5 Signs Your Toddler Needs Feeding Therapy, According To Experts
Getting your toddler to eat everything on his plate at each and every meal can feel like an exercise in futility. Notoriously picky and stubborn, toddlers would probably prefer to dine on chicken nuggets, French fries, and waffles for breakfast, lunch, and dinner — for the rest of their lives. But for some kids, their poor eating habits aren’t necessarily by choice; in fact, it can be a daily struggle that can adversely affect their health. That’s why parents should be aware of the signs your toddler needs feeding therapy.
So how can you determine if you have an unenthusiastic eater on your hands, or if the issue is more serious? "When it comes to toddlers, many pediatricians and well-meaning professionals brush off a child’s unwillingness to eat new foods as 'just picky eating' and assume the child will 'grow out of it,'" Melanie Potock, a pediatric feeding specialist and co-author of Raising a Healthy Happy Eater: A Stage by Stage Guide to Setting Your Child on the Path to Adventurous Eating, tells Romper. "This is a slippery slope because the research shows that 1 in 4 typically-developing kids will develop a feeding disorder which requires intervention with either a certified speech language pathologist or a licensed occupational therapist." So while it might be easy to dismiss your toddler’s limited menu as being super choosy (or thinking that he’ll eat when he’s hungry), there might be an underlying pediatric feeding disorder (PFD) issue at hand.
Here are some signs that might mean your child's eating habits have gone from picky to problematic.
1. Your Child Becomes Upset At Mealtime
Mealtime can be messy when you’re trying to get your toddler to eat. But when the mood at dinner crosses the line into discomfort or distress, it can be a big red flag that something is wrong. “If your child is showing signs of pain associated with eating and you’re worried, you should go with your gut,” advises Linn. Likewise, “a toddler who refuses to sit in his high chair, consistently throws food, plates or utensils and becomes upset when presented with new foods is more than ‘just being a toddler,’” says Potock. “That child is trying to communicate that eating is not enjoyable.”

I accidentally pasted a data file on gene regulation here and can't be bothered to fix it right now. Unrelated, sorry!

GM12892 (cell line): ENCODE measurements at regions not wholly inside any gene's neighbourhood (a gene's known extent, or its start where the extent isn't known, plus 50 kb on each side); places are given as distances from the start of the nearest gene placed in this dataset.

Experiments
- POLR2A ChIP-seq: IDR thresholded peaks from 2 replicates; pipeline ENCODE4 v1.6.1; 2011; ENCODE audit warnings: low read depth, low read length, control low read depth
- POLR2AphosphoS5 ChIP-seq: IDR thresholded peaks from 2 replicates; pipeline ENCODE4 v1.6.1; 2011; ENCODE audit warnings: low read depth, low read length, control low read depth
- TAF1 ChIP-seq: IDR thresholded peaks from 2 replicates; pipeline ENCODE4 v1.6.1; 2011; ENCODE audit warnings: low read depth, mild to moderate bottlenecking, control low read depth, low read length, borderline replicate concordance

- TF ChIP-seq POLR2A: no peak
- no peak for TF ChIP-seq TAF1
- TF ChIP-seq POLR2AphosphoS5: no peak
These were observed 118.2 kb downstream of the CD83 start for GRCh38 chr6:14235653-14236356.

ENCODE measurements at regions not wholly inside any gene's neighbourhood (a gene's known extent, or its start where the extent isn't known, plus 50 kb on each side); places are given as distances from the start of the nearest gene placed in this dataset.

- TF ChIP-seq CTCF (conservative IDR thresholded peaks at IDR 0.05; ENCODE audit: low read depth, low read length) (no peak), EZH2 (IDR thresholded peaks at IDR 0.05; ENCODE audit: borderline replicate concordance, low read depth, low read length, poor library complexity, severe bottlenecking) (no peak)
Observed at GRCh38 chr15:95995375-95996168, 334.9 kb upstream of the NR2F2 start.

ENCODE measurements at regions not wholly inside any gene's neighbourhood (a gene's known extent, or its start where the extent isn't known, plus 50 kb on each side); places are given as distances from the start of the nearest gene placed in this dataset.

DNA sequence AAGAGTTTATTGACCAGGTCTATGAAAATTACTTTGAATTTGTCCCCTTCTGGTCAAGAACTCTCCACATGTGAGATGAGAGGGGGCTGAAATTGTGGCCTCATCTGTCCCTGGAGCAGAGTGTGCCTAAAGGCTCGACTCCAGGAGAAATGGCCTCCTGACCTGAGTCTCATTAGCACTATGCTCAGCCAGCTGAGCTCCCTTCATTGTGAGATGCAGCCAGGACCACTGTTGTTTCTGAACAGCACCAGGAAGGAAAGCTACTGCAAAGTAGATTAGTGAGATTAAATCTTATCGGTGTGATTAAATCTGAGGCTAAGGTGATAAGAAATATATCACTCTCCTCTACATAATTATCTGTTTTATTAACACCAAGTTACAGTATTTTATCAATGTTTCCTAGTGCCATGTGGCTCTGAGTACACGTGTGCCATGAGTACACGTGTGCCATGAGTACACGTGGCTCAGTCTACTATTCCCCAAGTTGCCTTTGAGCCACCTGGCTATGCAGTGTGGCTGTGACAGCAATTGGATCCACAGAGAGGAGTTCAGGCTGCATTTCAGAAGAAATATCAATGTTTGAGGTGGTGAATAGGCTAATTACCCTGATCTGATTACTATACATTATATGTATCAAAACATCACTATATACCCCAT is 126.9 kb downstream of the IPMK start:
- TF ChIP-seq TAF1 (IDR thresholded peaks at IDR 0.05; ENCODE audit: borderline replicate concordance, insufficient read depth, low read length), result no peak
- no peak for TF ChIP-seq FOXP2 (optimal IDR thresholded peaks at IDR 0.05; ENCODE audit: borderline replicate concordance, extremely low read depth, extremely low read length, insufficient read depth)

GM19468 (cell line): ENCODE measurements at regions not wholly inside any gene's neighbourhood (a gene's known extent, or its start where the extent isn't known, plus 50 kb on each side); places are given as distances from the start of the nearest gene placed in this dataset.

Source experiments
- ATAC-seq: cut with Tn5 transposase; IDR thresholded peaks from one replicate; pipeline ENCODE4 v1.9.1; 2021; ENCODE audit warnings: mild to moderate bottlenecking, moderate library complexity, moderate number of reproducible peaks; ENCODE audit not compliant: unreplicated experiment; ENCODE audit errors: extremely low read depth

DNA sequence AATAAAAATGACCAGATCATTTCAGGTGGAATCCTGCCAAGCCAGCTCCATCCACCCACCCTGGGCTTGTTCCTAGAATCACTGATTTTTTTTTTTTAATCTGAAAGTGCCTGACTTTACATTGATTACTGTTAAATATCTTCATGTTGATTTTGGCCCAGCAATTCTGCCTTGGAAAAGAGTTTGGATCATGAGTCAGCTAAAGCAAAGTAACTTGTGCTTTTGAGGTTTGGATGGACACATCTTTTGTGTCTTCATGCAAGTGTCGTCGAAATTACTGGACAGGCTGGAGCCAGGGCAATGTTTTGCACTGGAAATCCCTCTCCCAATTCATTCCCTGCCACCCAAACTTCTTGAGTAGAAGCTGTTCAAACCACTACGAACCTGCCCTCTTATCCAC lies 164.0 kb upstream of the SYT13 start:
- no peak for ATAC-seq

2. Your Child Isn’t Growing
Despite your best efforts to get your kid to eat at every meal, he’s still now showing any signs of growth. “If all of your child’s siblings and his biological family members followed a different growth pattern and your child still appears quite small in comparison, there could be a feeding issue,” says Potock. If you’re unsure, you can take the Infant and Child Feeding Questionnaire on FeedingMatters.org to see if your child might need therapy.
3. Your Child Refuses To Eat Anything But His Favorite Foods
Your kiddo might have a preference for a certain kind of cereal, but if he’ll only eat one brand (and prepared a certain way), you may want to look into it. “A child may limit the foods they willingly eat to specific methods of preparation or presentation, specific brands, textures, temperatures, and/or flavors,” Adriane Ransom, a pediatric occupational therapist, tells Romper. “They may limit the number of foods they willingly accept and begin to drop foods from their diet rather than expand the numbers of foods they will eat.”
4. Your Child Gags Or Vomits Frequently
Sure, it’s insulting when your child gags on that delicious dinner you took over an hour to make. But when your child heaves on a daily basis (or pukes frequently), there might be a bigger problem. “When transitioning to solid foods, a child with a pediatric feeding disorder frequently gags or may even vomit on lumps or textures,” says Ransom. “You might find that your child has difficulty with chewing food enough before swallowing, too.” If that’s the case, it might be a good idea to speak to your child’s pediatrician to get diagnosed and be referred to a specialist.
5. Your Child Is Consuming Primarily Milk Or Liquids
Yes, it does the body good, but keep an eye out if your child is consisting primarily on milk or high calorie drinks. “A child with a PDF may not be able to drink from an open cup without a lot of excess mess and spills,” offers Ransom. “You may even find that she frequently chokes or gags on fluids.”
Fortunately, feeding therapy can help your child to overcome their eating issue — but it isn’t an overnight process. Once the underlying issues have been assessed, parents and caregivers can work together with an occupational therapist or a speech language pathologist to help your child overcome any problems. That way, mealtime will become more enjoyable and positive again — for everyone.
Melanie Potock, a pediatric feeding specialist and co-author of "Raising a Healthy Happy Eater: A Stage by Stage Guide to Setting Your Child on the Path to Adventurous Eating"
Adriane Ransom, pediatric occupational therapist